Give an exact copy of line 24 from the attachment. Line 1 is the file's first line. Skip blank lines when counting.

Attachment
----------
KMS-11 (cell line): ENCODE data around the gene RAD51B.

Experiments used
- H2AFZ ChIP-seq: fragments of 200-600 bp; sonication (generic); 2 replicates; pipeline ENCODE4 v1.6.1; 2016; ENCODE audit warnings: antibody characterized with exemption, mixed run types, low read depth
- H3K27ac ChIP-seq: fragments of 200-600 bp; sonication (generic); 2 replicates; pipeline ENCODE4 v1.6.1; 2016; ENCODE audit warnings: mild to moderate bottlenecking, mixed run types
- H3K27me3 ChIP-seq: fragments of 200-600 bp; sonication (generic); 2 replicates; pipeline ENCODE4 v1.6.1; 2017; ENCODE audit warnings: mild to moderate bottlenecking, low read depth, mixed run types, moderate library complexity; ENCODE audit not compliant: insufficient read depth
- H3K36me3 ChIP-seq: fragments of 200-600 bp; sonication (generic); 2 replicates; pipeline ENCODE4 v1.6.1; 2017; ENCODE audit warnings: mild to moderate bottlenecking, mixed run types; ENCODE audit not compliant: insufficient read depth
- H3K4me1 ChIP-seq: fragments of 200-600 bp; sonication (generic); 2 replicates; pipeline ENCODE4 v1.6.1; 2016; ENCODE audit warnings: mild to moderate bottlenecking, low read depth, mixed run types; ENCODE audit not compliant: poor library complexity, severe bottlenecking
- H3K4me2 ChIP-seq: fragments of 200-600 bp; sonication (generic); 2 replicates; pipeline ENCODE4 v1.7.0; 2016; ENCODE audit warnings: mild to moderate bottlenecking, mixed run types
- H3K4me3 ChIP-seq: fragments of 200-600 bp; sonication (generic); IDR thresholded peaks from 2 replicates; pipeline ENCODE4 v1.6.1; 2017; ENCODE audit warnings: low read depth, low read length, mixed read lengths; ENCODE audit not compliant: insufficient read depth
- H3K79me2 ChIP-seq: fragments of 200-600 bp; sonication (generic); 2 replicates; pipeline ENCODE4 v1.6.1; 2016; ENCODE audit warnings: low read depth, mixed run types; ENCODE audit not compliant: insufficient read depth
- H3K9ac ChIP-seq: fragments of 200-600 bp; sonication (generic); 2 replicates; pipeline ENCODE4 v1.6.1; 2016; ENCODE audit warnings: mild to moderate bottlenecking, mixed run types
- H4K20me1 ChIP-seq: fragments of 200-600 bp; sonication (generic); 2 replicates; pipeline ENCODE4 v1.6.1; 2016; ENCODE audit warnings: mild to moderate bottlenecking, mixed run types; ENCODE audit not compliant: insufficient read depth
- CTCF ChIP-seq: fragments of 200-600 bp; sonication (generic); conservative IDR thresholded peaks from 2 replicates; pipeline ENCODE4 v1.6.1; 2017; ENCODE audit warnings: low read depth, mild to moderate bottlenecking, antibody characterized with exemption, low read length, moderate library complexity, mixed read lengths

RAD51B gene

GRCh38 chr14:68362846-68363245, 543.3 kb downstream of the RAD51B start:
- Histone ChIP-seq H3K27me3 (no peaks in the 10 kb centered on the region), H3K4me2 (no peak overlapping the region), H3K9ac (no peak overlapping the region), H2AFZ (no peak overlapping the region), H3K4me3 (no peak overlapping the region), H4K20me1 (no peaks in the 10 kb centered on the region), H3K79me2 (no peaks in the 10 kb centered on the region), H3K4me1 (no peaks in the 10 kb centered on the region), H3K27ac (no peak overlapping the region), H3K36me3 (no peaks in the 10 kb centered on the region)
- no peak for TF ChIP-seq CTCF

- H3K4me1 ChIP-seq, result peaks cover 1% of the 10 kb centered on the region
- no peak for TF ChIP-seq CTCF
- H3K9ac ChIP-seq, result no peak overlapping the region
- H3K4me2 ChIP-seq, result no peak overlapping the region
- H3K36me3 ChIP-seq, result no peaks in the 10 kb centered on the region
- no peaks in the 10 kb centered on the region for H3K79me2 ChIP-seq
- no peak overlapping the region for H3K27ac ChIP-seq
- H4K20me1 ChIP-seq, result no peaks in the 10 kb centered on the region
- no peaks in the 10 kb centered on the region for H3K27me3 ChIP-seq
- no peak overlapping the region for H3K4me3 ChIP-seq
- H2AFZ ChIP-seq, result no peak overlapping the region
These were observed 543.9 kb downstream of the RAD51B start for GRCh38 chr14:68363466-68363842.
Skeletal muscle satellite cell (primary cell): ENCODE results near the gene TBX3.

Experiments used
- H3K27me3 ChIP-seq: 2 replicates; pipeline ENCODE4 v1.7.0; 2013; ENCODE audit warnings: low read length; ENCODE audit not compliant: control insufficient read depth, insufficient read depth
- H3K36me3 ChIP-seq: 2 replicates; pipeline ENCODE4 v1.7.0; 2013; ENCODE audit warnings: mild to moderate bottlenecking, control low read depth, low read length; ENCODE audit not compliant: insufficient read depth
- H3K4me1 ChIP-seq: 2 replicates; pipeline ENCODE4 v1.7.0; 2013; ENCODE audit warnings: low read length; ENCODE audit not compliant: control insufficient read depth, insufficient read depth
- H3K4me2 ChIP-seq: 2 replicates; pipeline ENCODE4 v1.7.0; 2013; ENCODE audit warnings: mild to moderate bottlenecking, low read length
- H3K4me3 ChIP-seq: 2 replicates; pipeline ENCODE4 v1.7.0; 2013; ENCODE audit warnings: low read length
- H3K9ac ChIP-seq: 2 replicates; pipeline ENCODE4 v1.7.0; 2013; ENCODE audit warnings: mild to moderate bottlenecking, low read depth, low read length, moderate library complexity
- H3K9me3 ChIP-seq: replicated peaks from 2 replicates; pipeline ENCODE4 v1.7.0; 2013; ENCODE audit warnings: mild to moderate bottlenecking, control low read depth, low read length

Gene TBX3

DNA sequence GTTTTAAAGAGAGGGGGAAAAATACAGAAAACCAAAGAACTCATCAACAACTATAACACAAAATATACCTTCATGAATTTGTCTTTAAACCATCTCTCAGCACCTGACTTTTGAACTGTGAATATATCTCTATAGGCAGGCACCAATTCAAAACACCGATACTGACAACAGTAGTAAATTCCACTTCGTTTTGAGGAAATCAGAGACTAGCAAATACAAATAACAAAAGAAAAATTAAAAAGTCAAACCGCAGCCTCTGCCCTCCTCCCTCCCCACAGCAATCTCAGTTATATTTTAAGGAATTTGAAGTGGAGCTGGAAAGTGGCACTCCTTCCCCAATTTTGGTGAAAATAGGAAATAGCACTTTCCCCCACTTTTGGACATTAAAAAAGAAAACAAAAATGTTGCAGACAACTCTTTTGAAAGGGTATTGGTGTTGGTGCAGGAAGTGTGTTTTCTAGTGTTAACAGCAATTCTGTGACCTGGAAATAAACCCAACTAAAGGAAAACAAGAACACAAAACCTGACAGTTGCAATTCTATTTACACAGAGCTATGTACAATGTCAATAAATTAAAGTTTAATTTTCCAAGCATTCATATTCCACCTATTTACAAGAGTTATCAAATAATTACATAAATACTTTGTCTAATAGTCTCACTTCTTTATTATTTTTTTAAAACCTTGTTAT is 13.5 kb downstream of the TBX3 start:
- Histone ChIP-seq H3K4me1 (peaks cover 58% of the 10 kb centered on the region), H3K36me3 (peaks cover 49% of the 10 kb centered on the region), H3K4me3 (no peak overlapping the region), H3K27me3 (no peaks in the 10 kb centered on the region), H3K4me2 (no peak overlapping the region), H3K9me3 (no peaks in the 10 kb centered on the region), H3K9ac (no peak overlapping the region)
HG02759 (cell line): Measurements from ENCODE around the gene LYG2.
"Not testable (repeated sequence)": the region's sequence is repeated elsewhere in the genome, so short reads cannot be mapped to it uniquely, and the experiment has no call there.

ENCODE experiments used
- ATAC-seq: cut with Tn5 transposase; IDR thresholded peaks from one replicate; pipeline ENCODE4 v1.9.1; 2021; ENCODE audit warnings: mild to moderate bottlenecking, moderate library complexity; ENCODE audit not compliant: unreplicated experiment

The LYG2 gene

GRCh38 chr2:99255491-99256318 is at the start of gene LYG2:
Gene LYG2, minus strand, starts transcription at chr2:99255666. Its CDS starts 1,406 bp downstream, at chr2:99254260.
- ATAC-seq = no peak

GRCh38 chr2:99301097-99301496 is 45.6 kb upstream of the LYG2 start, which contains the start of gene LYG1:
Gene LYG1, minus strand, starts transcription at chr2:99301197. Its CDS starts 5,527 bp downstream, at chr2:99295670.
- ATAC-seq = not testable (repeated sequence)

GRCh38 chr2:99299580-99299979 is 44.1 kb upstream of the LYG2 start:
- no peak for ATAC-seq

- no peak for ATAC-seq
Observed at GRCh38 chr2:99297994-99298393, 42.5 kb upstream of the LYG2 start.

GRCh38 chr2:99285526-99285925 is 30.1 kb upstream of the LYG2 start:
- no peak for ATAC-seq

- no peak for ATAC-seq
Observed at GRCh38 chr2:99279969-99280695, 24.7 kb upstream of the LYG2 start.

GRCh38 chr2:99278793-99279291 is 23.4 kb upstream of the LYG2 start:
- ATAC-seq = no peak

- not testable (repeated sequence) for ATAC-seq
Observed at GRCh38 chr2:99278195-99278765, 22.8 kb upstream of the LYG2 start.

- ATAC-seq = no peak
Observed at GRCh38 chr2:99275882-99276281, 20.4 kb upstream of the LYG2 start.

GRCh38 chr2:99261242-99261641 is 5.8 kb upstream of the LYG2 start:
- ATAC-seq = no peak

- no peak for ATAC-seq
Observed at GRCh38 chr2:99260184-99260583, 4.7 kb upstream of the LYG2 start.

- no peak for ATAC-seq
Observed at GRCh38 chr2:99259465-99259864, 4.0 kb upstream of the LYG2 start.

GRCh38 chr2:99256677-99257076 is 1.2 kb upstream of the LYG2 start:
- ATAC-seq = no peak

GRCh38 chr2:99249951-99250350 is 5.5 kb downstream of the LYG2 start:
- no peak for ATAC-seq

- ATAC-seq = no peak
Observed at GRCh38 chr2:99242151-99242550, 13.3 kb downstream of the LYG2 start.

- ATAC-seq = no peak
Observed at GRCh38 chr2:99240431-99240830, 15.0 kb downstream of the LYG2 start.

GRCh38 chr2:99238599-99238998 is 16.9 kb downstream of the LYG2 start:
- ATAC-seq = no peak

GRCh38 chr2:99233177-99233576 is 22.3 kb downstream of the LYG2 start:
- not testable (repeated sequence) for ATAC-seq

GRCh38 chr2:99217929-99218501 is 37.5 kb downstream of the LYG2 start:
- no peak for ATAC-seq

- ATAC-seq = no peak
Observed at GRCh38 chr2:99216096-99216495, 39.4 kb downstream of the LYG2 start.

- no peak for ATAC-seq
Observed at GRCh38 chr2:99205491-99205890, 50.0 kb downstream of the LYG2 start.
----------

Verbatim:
- no peak overlapping the region for H3K27ac ChIP-seq